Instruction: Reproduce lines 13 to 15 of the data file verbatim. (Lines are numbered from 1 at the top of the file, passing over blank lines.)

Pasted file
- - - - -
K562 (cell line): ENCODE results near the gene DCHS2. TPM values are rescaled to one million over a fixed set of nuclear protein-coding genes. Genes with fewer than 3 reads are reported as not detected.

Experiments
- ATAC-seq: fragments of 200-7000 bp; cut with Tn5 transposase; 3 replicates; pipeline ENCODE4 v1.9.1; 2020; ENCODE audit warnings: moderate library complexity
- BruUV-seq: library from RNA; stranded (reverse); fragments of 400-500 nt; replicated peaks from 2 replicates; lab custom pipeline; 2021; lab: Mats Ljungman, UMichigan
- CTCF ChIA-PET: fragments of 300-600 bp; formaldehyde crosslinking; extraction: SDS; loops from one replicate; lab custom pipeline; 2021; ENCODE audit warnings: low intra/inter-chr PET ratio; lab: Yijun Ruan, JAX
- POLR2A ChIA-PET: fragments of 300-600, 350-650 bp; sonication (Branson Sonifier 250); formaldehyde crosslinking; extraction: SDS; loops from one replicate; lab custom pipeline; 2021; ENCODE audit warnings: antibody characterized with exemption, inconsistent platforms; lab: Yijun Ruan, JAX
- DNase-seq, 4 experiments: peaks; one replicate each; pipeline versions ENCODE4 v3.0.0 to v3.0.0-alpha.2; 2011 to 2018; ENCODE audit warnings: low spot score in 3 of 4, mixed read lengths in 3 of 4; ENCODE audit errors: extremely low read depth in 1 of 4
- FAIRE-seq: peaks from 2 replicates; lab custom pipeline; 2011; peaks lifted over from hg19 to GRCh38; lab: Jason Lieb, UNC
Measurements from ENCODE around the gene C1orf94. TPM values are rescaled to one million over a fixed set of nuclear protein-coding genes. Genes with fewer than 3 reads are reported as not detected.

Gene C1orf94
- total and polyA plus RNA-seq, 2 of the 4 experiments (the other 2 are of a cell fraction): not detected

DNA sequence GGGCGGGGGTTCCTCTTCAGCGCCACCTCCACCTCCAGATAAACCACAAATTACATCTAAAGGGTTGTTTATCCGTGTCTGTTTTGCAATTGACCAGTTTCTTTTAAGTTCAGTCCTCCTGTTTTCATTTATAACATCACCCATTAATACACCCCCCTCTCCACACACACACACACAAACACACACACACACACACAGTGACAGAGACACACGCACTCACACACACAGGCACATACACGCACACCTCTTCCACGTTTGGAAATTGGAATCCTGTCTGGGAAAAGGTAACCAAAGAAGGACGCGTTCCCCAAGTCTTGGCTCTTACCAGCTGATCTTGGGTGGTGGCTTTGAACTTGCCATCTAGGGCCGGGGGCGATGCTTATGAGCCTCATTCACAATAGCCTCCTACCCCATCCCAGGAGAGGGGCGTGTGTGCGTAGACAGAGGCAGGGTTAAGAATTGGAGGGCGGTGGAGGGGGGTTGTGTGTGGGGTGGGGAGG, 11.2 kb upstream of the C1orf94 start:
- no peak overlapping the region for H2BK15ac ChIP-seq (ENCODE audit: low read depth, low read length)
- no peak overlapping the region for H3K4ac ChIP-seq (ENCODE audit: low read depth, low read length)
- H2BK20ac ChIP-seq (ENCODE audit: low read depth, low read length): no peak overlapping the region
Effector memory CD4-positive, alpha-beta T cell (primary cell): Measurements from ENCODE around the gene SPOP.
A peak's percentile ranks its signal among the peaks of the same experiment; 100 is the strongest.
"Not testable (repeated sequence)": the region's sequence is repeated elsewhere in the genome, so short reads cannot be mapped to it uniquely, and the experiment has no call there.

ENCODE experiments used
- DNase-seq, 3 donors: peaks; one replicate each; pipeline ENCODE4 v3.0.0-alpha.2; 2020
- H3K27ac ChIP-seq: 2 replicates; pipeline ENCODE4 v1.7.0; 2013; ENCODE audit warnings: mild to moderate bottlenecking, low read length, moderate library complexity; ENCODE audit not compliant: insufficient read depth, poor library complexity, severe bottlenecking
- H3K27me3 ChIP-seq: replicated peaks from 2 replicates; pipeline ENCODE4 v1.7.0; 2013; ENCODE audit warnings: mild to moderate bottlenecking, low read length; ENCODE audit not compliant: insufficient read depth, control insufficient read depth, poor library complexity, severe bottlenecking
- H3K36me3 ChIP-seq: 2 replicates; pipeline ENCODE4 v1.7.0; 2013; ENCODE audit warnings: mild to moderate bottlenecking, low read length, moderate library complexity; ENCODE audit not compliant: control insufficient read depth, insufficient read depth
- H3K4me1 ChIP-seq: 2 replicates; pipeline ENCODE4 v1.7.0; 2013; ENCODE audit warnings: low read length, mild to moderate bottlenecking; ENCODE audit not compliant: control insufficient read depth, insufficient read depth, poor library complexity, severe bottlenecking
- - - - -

- no peak overlapping the region for H2BK15ac ChIP-seq (ENCODE audit: low read depth, low read length)
- no peak overlapping the region for H3K4ac ChIP-seq (ENCODE audit: low read depth, low read length)
- H2BK20ac ChIP-seq (ENCODE audit: low read depth, low read length): no peak overlapping the region